Change the first line of the PSFGEN input file from:
topology top_all27_prot_na.inp

topology top_all27_prot_lipid_prfar_cyg_cyn.inp

Save the new file with the same name (build_covsub.pgn) in the working directory.

Try running PSFGEN again by typing the following at the prompt:

psfgen < build_covsub.pgn > myoutput2

Again, PSFGEN will take a few seconds to run. When it is finished, it will return the prompt. Look at the output file myoutput2. This time it worked! You can see it has generated a PDB file containing all coordinates including hydrogens (called hisH_covsub.pdb), a PSF file containing all the information about connectivity, mass and charge of each individual atom in the structure (called hisH_covsub.psf), and a logfile of the PSFGEN program's activities in the file called myoutput2.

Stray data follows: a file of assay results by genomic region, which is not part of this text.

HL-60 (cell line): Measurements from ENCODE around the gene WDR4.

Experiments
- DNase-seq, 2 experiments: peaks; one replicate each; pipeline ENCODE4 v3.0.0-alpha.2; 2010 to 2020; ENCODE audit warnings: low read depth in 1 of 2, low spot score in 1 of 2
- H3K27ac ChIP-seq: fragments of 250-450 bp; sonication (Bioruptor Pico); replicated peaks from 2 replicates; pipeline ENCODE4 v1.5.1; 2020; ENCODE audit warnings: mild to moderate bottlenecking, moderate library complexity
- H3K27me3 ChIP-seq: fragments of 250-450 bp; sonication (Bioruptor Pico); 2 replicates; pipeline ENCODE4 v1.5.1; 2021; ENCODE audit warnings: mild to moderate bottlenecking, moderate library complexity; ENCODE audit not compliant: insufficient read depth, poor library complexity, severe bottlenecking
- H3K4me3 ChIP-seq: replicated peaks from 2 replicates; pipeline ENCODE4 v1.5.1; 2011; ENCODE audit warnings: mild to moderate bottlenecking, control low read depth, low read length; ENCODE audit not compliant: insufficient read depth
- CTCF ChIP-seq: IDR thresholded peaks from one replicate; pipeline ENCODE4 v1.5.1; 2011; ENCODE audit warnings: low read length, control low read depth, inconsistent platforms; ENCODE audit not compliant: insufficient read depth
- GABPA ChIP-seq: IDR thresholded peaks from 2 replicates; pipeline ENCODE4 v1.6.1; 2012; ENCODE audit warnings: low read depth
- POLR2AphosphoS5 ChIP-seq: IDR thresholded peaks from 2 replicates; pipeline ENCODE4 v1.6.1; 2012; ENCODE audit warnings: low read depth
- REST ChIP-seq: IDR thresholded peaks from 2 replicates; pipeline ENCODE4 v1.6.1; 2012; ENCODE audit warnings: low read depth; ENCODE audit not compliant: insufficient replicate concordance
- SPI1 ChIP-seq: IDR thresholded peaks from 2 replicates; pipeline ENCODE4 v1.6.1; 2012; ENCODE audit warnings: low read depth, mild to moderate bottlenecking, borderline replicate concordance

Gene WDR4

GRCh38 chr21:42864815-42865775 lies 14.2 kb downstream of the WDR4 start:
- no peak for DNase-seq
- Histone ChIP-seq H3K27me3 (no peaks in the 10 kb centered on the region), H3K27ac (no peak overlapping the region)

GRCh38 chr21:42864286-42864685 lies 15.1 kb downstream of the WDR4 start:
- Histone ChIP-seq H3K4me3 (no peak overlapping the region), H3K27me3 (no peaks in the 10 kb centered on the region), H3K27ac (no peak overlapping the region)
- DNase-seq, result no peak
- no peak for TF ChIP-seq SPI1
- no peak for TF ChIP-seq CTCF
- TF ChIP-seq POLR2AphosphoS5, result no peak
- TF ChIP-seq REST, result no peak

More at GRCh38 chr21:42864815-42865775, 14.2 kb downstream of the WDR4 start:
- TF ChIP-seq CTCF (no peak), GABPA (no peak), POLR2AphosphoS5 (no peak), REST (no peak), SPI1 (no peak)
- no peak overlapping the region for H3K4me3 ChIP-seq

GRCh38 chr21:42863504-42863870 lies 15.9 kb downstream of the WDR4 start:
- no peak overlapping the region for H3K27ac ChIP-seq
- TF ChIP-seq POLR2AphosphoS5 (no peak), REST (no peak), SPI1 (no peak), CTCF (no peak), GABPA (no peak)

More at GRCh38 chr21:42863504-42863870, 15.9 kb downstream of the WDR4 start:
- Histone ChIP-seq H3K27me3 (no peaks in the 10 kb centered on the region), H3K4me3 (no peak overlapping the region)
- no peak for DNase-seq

...xtbf{Question:} Does the PSF file resemble the topology file?}
\end{minipage} }

Now we are going to solvate the system so we can minimize it. To solvate the system, launch VMD from a terminal window. Be sure you are already in the working directory before you start VMD. If you open VMD from the start bar or another directory, open a TK Console window (select Extensions: TK Console from the VMD Main menu) and cd into the directory where your new pdb and psf files are.

Open the TK Console in VMD (select Extensions: TK Console from the main VMD menu). At the prompt, type:

package require solvate
solvate hisH_covsub.psf hisH_covsub.pdb -t 9 -o hisH_solv